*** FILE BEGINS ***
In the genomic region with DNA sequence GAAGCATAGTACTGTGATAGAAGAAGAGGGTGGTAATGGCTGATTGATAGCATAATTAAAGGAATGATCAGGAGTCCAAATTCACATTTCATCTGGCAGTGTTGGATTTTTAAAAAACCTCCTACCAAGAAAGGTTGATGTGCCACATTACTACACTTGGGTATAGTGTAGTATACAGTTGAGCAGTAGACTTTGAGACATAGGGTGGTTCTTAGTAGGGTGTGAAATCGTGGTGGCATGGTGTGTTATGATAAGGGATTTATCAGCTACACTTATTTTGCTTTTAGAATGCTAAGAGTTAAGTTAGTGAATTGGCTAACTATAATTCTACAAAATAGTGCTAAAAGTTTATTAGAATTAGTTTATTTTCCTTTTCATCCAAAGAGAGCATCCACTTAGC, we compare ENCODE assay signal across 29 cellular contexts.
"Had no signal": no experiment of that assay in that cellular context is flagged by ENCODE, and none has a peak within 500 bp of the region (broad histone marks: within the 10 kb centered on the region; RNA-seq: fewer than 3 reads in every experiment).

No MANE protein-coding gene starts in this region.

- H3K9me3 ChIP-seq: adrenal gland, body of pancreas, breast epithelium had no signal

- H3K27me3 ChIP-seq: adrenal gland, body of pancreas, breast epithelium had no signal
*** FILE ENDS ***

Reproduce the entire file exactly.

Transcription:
In the genomic region with DNA sequence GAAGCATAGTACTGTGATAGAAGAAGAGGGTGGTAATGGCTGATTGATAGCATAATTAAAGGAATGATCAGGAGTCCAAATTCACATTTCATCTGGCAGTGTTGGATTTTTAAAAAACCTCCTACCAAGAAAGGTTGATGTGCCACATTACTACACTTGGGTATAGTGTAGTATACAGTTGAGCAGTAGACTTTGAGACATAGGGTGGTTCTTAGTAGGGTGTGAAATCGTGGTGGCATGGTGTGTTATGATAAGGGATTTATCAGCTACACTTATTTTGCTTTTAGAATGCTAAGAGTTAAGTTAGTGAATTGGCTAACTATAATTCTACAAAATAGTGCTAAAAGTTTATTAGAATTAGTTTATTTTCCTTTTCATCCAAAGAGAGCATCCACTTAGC, we compare ENCODE assay signal across 29 cellular contexts.
"Had no signal": no experiment of that assay in that cellular context is flagged by ENCODE, and none has a peak within 500 bp of the region (broad histone marks: within the 10 kb centered on the region; RNA-seq: fewer than 3 reads in every experiment).

No MANE protein-coding gene starts in this region.

- H3K9me3 ChIP-seq: adrenal gland, body of pancreas, breast epithelium had no signal

- H3K27me3 ChIP-seq: adrenal gland, body of pancreas, breast epithelium had no signal